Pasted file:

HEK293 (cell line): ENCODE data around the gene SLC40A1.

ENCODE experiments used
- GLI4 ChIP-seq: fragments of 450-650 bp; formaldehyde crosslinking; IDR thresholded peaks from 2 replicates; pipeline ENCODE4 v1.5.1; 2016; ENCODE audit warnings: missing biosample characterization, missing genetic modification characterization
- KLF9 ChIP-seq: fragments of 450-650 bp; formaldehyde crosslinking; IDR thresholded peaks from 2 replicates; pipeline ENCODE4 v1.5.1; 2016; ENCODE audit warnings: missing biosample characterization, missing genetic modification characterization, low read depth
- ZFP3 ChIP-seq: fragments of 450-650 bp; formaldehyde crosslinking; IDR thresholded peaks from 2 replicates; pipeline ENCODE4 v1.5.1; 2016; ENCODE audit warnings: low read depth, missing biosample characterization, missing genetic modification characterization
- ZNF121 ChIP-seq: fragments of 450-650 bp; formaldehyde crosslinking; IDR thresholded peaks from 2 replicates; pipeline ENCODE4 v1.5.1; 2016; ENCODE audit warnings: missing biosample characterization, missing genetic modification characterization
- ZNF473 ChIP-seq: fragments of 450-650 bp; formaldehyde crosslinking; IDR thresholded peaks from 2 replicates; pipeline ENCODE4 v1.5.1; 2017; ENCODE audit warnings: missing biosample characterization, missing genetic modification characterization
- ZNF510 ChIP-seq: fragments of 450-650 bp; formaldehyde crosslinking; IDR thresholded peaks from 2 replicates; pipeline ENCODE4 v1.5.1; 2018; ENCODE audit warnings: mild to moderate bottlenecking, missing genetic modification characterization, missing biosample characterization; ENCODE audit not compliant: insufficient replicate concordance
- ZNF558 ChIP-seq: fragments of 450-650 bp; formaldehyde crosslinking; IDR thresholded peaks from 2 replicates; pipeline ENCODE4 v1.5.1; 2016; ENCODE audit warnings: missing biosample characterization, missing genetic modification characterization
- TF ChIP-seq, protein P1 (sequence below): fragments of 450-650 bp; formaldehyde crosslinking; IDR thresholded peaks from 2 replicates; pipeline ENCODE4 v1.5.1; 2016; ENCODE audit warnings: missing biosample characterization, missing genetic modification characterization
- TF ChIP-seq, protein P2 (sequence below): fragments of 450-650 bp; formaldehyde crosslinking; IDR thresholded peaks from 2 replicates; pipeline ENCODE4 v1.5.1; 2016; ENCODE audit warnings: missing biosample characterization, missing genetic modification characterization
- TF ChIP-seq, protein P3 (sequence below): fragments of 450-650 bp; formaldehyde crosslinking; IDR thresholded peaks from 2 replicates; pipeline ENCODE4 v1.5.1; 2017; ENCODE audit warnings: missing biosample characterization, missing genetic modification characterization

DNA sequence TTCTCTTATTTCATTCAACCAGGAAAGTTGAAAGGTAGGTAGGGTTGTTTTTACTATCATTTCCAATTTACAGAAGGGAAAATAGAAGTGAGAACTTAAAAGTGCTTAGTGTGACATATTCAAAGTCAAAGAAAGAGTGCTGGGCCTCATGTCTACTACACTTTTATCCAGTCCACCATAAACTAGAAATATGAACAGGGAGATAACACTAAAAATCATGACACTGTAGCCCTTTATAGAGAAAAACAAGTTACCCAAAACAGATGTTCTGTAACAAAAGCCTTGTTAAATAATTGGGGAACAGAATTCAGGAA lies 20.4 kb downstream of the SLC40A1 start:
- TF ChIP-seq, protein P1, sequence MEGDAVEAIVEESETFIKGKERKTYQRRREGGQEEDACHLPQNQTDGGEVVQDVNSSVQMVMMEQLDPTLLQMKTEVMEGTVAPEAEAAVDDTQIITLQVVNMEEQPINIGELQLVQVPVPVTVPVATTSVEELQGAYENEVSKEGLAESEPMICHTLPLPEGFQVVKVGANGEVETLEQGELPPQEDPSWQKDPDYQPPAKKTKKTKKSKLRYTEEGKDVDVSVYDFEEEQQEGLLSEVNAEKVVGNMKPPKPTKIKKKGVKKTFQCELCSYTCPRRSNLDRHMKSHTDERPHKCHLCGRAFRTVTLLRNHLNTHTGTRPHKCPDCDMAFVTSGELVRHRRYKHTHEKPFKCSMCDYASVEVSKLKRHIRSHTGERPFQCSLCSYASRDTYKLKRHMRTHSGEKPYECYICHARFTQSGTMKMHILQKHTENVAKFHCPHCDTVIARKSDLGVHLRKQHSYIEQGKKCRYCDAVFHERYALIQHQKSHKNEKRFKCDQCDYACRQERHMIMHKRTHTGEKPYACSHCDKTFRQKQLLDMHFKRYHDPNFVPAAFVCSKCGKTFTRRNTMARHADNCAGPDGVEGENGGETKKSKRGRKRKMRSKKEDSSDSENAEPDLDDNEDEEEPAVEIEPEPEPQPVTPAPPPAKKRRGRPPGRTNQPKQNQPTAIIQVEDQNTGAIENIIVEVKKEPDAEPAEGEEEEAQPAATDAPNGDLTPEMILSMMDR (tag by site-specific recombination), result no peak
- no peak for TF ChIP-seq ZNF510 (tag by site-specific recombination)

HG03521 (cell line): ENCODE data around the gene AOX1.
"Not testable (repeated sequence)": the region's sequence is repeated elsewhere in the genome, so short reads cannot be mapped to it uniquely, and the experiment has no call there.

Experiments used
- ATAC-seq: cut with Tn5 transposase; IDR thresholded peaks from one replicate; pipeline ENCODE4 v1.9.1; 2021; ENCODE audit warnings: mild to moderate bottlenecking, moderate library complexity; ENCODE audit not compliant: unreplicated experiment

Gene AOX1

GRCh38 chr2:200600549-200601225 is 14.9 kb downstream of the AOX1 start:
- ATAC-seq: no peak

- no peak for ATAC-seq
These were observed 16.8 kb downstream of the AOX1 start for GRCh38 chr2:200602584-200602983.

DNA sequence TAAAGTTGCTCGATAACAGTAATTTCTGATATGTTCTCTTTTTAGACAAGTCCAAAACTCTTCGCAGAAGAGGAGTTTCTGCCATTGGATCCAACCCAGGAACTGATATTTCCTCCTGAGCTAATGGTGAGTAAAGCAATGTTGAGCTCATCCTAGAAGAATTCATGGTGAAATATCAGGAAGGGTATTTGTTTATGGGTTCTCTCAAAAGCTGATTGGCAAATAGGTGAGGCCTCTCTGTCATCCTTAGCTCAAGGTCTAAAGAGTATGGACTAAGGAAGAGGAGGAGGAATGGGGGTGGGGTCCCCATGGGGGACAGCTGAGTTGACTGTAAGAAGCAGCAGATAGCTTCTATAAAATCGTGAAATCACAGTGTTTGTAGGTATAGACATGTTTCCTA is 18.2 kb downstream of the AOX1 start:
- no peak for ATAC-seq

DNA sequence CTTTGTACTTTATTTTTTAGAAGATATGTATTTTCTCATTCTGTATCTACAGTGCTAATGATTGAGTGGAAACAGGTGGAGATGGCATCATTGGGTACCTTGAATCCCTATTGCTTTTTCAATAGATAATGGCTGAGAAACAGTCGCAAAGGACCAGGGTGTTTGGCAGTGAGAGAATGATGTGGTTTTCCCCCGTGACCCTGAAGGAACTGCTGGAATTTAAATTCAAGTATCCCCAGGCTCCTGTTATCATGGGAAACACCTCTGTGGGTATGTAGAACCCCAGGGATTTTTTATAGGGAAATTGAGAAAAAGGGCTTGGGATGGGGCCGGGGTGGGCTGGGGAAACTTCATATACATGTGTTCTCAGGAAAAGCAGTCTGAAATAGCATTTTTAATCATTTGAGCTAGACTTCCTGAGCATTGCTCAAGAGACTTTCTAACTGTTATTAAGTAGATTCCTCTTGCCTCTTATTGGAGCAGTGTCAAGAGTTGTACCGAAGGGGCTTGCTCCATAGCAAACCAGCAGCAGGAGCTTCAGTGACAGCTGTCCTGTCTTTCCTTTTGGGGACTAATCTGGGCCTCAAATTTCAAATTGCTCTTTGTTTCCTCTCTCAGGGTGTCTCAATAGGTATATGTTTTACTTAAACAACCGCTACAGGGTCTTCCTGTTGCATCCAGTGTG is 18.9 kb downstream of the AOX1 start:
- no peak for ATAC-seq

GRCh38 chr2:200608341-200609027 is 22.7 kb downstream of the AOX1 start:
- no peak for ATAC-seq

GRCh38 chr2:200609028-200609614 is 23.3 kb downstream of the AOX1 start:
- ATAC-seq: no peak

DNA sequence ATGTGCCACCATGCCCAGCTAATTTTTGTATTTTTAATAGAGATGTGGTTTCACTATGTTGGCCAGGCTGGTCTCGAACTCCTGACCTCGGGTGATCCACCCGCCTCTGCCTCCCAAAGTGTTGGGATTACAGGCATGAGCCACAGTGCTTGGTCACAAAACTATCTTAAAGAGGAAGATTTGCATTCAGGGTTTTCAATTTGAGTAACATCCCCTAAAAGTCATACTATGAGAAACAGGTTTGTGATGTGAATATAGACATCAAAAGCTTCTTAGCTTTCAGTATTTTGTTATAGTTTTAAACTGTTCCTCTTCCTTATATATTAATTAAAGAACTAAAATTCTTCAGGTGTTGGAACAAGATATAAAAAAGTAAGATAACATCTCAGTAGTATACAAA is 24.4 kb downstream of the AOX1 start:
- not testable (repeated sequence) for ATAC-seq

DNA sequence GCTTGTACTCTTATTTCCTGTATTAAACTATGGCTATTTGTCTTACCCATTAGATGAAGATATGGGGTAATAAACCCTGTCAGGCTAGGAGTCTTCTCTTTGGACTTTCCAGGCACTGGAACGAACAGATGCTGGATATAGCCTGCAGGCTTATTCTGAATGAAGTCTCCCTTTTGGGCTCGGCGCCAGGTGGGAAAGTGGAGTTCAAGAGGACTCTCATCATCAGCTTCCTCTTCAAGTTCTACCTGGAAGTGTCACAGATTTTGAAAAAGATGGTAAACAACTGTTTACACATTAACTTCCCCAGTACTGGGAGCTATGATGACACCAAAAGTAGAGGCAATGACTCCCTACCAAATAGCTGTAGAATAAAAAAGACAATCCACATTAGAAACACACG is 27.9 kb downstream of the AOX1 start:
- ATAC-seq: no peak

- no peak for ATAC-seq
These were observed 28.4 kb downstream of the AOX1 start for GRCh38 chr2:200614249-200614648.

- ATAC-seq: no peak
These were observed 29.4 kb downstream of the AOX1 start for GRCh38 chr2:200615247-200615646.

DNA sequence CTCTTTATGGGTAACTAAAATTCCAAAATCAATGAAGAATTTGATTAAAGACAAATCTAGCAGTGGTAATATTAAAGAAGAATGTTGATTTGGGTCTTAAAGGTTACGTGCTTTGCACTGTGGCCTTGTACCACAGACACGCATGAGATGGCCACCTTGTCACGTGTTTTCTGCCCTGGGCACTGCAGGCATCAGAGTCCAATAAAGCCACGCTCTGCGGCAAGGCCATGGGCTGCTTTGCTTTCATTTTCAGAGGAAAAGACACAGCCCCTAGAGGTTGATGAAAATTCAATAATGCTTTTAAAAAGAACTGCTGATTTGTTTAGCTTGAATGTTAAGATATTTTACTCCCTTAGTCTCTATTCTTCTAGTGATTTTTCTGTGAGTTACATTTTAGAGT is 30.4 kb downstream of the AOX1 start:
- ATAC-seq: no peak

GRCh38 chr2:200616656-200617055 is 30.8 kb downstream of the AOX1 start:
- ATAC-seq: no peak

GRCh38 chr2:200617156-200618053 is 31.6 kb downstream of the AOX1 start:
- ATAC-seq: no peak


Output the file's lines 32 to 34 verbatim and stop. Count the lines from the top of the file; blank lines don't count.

- ATAC-seq: no peak

DNA sequence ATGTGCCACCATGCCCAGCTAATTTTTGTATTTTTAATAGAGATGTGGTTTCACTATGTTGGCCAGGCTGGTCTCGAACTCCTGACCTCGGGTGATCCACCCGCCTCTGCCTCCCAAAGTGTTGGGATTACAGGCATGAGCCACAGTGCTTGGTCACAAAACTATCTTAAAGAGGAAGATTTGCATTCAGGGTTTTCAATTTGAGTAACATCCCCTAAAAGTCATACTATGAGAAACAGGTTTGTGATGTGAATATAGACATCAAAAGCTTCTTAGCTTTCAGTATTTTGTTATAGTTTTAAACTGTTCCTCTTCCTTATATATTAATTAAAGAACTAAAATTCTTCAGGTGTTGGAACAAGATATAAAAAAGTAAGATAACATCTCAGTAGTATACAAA is 24.4 kb downstream of the AOX1 start:
- not testable (repeated sequence) for ATAC-seq